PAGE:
# Lyapunov condition for CLT for asymptotically independent sequence

Suppose I have some triangular array $$\{X_{n,j}\}$$ of random variables, which need not be independent or identically distributed. Suppose I further know that $$Var\left(\sum_{j=1}^n X_{n,j}\right)\to \sigma^2 \text{ and } \sum_{j=1}^n \mathbb{E}|X_{n,j}|^{2+\epsilon}\to 0,$$ for some $$\epsilon>0$$. Then this triangular array satisfies the Lyapunov condition. However, for Lyapunov's CLT we further require independence for each $$n$$. Suppose instead that we have asymptotic independence in the sense that for any $$t\in\mathbb{R},$$ $$\left|\mathbb{E}\left[\prod_{j=1}^n\exp\left(itX_{n,j}\right)\right] - \prod_{j=1}^n\mathbb{E}\left[\exp\left(itX_{n,j}\right)\right]\right|\to 0,$$ where $$i$$ denotes the imaginary unit. Can we then still conclude that $$\sum_{j=1}^n X_{n,j}\to N(0, \sigma^2)?$$

It is easy to see (by a Levy continuity theorem argument) that this is true if the covariances also fade fast enough, so that $$\sum_{j=1}^nVar\left( X_{n,j}\right)\to \sigma^2,$$ but do we need this or can we also conclude asymptotic normality without this additional condition?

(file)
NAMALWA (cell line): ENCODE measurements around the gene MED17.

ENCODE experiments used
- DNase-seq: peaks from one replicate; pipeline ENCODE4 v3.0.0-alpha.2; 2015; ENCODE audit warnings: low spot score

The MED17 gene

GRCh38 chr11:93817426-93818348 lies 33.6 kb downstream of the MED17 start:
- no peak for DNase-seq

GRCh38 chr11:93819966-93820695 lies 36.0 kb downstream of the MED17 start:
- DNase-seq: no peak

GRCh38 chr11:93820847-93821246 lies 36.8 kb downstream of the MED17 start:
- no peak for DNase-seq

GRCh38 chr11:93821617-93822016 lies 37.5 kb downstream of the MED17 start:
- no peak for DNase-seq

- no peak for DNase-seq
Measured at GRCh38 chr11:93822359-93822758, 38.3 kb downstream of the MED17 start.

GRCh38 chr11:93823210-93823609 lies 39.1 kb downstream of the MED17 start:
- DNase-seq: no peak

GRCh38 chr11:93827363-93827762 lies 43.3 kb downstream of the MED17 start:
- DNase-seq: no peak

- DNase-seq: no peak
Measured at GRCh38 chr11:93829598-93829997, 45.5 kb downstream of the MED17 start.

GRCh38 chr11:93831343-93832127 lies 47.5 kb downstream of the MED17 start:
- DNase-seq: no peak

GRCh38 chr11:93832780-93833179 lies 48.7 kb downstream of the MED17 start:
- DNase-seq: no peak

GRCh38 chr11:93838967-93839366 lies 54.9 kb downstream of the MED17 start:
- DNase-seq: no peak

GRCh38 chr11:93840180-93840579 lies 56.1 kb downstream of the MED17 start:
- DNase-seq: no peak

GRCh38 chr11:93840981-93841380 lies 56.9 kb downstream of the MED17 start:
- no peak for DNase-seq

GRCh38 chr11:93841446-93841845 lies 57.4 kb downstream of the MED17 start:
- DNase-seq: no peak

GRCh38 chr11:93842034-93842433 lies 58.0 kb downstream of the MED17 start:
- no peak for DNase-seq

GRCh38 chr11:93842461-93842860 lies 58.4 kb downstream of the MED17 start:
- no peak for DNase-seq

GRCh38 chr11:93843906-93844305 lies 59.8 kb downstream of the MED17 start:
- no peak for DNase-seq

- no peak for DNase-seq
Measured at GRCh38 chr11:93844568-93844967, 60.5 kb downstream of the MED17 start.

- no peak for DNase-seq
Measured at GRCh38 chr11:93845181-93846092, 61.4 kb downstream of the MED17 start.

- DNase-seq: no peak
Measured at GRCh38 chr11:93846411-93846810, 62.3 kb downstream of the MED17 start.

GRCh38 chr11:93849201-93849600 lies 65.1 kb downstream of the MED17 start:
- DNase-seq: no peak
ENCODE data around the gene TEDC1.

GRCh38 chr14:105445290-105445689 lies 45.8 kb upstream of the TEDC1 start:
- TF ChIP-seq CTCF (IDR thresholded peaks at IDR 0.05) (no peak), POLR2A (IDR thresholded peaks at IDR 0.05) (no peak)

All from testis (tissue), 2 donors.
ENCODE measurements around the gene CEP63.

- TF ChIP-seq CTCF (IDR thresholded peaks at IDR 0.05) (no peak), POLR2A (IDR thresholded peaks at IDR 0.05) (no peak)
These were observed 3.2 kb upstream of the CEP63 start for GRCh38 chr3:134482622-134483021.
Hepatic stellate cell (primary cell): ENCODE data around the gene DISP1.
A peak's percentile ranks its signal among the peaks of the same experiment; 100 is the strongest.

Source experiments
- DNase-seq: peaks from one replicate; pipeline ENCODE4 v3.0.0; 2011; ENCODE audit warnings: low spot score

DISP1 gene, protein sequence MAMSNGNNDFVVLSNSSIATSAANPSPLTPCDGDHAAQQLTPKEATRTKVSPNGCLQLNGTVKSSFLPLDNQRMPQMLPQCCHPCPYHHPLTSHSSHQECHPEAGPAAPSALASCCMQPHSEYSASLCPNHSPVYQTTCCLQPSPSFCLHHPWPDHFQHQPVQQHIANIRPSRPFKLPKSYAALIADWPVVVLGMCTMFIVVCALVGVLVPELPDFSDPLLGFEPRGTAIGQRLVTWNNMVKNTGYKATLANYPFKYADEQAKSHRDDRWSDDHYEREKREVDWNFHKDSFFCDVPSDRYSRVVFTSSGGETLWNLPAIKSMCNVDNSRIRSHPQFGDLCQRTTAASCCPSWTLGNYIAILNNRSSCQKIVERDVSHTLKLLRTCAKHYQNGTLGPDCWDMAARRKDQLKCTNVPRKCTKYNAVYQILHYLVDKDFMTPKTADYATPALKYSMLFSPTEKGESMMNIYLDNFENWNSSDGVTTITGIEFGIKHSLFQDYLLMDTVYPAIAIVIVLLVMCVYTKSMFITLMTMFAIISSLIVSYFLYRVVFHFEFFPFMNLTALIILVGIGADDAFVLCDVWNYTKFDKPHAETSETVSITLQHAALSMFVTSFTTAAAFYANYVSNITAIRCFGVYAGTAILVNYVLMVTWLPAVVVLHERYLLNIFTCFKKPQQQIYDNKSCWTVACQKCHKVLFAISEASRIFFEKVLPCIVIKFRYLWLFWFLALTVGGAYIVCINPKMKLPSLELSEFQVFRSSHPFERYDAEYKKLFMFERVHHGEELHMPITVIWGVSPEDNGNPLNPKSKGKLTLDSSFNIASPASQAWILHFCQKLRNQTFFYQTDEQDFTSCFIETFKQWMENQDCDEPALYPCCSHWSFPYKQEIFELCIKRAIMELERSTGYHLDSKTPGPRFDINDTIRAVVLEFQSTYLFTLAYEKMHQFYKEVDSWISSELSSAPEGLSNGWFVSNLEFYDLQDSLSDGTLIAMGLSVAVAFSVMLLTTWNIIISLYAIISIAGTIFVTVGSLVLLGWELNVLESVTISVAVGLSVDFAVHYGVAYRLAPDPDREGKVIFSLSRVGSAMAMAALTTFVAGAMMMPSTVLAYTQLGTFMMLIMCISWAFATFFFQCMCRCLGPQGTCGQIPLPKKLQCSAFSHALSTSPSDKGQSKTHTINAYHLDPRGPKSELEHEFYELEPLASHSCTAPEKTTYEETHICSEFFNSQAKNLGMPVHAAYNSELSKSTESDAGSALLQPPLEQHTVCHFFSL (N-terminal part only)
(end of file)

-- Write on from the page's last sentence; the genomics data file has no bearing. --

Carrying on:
The answer is no. E.g., suppose that $$\begin{equation*} (X_{n,j})=(X_{n,j})_{j=1}^n\sim(1-u^2/n)N_n(0,I_n/n)+(u^2/n) N_n(0,J_n/n), \end{equation*}$$ where $$u\in(0,\infty)$$, $$I_n$$ is the $$n\times n$$ identity matrix, and $$J_n$$ is the $$n\times n$$ matrix with all entries equal $$1$$, so that $$N_n(0,J_n/n)$$ is the distribution of the random vector $$(Y,\dots,Y)/\sqrt n$$ with $$Y\sim N(0,1)$$. Thus, the distribution of $$(X_{n,j})$$ is the mixture of the $$n$$-variate normal distributions $$N_n(0,I_n/n)$$ and $$N_n(0,J_n/n)$$ with respective weights $$1-u^2/n$$ and $$u^2/n$$.
The idea here is to make the variance of the sum $$\sum_j X_{n,j}$$ greater (than it would be with $$u=0$$) without significantly affecting the distribution of the sum, which will still be $$\approx N(0,1)$$ even if $$u\ne0$$.
Then $$\begin{equation*} Cov(X_{n,j},X_{n,k})=(1-u^2/n)1_{j=k}/n+(u^2/n)/n \end{equation*}$$ and hence $$\begin{equation*} Var\sum_jX_{n,j}=\sum_{j,k}Cov(X_{n,j},X_{n,k}) \\ =(1-u^2/n)+n(n-1)(u^2/n)/n\to1+u^2=:\sigma^2. \tag{1} \end{equation*}$$ Next, for any real $$\epsilon>0$$ $$\begin{equation*} E|X_{n,j}|^{2+\epsilon}=(1-u^2/n)/n^{1+\epsilon/2}+(u^2/n)/n^{1+\epsilon/2} =1/n^{1+\epsilon/2} \end{equation*}$$ and hence $$\begin{equation*} \sum_jE|X_{n,j}|^{2+\epsilon}=n/n^{1+\epsilon/2}\to0. \end{equation*}$$ Similarly, $$Ee^{itX_{n,j}}=e^{-t^2/(2n)}$$ and hence $$\begin{equation*} \prod_1^n Ee^{itX_{n,j}}=e^{-t^2/2}. \end{equation*}$$ Further, $$\begin{equation*} E\prod_1^n e^{itX_{n,j}}=(1-u^2/n)e^{-t^2/2}+O(u^2/n)\to e^{-t^2/2}, \end{equation*}$$ so that the condition $$\begin{equation*} E\prod_1^n e^{itX_{n,j}}-\prod_1^n Ee^{itX_{n,j}}\to0 \end{equation*}$$ holds as well. However, $$\begin{equation*} \sum_j X_{n,j}\sim(1-u^2/n)N(0,1)+(u^2/n) N(0,n)\to N(0,1)\ne N(0,\sigma^2), \end{equation*}$$ in view of (1).